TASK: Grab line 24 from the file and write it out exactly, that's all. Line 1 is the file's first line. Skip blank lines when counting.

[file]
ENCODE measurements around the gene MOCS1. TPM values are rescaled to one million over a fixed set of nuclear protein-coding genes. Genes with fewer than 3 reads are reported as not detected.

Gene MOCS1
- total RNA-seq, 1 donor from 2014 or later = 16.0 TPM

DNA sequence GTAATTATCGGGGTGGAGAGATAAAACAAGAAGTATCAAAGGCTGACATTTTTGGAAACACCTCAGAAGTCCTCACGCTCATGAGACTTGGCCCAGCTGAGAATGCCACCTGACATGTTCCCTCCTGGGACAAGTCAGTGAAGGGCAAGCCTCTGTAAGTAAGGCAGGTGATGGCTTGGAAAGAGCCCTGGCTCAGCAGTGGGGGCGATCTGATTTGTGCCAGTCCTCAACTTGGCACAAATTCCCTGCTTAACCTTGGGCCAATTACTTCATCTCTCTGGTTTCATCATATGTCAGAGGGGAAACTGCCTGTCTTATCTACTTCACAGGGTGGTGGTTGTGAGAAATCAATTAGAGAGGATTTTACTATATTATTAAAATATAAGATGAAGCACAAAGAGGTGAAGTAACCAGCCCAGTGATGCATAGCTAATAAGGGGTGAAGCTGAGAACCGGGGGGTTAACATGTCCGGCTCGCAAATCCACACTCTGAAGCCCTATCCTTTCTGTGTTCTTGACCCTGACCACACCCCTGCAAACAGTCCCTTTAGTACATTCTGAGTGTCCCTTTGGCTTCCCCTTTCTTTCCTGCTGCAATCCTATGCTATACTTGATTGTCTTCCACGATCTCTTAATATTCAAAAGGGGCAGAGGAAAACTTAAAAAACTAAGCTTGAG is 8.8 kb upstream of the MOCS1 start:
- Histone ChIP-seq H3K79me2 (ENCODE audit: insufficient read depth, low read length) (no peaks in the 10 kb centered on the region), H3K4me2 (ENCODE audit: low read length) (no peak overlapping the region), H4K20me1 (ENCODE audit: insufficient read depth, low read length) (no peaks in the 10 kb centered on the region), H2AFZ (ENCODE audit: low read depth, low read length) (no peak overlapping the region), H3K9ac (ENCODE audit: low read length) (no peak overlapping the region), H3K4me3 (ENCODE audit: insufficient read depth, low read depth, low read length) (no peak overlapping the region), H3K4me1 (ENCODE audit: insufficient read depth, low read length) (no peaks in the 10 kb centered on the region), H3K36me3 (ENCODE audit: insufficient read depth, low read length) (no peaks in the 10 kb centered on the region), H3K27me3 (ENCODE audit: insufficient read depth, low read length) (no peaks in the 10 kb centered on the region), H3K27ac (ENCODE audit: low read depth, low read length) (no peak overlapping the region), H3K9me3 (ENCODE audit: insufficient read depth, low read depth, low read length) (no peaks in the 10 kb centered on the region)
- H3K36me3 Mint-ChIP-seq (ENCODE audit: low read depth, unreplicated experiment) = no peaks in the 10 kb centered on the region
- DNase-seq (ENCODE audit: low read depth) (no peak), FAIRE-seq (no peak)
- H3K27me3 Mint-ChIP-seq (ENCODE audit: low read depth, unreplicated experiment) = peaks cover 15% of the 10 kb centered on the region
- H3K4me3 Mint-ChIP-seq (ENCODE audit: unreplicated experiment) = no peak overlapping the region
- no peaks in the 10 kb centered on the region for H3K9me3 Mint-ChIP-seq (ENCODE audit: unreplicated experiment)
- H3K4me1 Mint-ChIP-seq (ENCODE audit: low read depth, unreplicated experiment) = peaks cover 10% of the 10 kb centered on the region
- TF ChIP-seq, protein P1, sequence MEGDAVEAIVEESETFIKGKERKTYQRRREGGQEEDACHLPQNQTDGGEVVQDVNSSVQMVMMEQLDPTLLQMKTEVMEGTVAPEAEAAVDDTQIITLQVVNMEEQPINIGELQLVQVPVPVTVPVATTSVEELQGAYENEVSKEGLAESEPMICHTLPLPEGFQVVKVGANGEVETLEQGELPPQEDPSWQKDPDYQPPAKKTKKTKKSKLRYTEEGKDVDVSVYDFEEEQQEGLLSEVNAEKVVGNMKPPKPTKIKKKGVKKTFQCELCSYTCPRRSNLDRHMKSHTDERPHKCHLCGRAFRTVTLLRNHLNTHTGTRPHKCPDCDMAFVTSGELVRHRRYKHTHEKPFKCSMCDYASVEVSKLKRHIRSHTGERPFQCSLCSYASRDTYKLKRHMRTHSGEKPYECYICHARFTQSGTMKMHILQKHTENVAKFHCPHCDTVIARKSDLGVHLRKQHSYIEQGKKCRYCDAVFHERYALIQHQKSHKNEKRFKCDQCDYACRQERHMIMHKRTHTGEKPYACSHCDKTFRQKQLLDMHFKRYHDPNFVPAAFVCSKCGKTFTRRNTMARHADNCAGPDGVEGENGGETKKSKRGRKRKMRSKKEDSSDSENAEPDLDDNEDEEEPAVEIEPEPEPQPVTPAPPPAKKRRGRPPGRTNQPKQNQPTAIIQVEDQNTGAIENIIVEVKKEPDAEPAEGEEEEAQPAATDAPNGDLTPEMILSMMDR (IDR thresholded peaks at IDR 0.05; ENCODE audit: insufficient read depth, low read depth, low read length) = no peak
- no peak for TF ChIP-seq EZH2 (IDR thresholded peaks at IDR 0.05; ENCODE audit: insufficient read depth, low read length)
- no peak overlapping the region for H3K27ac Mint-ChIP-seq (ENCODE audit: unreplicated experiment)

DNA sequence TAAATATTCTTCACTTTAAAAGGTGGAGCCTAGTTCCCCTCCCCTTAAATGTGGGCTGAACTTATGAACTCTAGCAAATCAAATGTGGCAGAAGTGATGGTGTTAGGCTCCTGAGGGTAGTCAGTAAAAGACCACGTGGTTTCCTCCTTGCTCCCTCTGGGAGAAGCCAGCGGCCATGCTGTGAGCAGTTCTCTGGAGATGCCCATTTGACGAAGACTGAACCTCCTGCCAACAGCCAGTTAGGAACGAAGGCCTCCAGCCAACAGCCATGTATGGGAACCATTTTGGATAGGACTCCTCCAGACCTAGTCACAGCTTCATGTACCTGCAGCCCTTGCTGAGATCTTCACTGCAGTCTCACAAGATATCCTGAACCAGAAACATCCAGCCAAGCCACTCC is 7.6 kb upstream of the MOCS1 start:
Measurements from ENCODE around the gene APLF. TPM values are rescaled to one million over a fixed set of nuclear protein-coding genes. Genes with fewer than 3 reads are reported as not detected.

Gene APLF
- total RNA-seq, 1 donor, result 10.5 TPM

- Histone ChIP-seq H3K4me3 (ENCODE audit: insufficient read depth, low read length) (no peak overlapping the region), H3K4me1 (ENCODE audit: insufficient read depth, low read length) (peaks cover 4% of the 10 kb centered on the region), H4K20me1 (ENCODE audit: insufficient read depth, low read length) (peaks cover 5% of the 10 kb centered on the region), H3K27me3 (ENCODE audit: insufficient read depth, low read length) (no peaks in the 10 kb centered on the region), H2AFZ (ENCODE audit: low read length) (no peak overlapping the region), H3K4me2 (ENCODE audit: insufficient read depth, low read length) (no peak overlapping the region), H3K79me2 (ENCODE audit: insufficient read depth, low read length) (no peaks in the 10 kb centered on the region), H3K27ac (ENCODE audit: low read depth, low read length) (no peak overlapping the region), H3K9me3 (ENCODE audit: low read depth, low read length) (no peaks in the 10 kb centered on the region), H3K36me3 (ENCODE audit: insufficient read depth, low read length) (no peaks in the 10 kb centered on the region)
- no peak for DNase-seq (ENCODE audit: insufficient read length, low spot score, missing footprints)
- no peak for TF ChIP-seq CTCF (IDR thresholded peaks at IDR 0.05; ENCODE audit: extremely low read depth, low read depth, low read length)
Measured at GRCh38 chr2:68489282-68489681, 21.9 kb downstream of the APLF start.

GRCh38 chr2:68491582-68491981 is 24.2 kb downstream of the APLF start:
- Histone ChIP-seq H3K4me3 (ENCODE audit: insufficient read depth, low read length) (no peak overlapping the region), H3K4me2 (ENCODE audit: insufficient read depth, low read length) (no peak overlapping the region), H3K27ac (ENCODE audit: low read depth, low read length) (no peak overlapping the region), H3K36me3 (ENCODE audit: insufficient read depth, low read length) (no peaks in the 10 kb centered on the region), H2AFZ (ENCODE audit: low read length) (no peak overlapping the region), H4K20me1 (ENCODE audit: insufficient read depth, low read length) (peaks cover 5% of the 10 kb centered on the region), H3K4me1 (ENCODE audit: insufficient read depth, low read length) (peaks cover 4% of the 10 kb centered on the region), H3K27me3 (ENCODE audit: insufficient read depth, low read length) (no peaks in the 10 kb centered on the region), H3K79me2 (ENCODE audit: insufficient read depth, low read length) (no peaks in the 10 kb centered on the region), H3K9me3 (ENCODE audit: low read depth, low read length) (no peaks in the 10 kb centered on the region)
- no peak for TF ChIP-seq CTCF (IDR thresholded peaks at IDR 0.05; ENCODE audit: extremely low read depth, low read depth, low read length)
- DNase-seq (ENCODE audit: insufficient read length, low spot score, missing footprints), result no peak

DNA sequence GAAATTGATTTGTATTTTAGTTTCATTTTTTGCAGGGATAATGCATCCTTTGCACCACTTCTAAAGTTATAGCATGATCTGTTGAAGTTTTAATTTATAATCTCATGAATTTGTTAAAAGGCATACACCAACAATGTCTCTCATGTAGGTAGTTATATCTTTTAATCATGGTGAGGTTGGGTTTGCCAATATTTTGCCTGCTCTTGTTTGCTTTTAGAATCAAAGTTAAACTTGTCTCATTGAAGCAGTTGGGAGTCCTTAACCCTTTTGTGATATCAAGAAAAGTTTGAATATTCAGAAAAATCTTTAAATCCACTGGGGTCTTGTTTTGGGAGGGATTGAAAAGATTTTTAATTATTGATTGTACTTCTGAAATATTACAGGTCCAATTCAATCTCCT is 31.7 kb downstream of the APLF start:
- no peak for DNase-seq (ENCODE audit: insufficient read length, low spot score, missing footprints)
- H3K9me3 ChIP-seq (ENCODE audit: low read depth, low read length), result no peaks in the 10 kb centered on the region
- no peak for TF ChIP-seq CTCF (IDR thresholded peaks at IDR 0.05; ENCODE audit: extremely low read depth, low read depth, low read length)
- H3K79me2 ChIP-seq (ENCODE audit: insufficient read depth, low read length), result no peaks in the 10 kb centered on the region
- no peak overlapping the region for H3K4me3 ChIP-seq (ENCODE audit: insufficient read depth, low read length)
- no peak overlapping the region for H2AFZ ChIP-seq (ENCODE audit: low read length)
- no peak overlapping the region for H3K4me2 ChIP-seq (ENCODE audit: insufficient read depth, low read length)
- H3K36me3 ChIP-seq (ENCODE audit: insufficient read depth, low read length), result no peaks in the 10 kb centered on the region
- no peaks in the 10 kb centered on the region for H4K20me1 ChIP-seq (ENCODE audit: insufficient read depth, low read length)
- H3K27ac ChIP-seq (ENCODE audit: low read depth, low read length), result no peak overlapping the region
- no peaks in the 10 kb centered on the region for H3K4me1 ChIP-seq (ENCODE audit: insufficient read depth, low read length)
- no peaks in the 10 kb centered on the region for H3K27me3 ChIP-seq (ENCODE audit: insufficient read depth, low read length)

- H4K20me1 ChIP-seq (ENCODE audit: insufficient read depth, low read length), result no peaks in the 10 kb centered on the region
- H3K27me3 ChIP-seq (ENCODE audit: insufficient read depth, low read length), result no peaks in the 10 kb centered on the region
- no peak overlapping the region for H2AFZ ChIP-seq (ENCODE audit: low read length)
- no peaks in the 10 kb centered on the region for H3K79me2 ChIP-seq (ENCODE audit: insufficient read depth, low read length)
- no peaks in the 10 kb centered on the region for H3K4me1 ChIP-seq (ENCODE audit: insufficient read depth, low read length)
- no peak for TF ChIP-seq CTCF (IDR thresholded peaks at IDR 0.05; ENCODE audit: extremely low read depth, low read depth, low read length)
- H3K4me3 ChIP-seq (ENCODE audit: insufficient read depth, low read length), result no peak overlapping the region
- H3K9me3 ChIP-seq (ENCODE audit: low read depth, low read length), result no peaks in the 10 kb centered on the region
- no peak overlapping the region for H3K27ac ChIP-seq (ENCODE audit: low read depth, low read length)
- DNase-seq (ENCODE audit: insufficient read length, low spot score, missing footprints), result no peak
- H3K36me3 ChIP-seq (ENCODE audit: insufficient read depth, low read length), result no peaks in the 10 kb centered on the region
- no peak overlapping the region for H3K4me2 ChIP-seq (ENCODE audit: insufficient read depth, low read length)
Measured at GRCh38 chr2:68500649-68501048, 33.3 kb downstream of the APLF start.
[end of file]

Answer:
- Histone ChIP-seq H3K4me3 (ENCODE audit: insufficient read depth, low read length) (no peak overlapping the region), H3K4me2 (ENCODE audit: insufficient read depth, low read length) (no peak overlapping the region), H3K27ac (ENCODE audit: low read depth, low read length) (no peak overlapping the region), H3K36me3 (ENCODE audit: insufficient read depth, low read length) (no peaks in the 10 kb centered on the region), H2AFZ (ENCODE audit: low read length) (no peak overlapping the region), H4K20me1 (ENCODE audit: insufficient read depth, low read length) (peaks cover 5% of the 10 kb centered on the region), H3K4me1 (ENCODE audit: insufficient read depth, low read length) (peaks cover 4% of the 10 kb centered on the region), H3K27me3 (ENCODE audit: insufficient read depth, low read length) (no peaks in the 10 kb centered on the region), H3K79me2 (ENCODE audit: insufficient read depth, low read length) (no peaks in the 10 kb centered on the region), H3K9me3 (ENCODE audit: low read depth, low read length) (no peaks in the 10 kb centered on the region)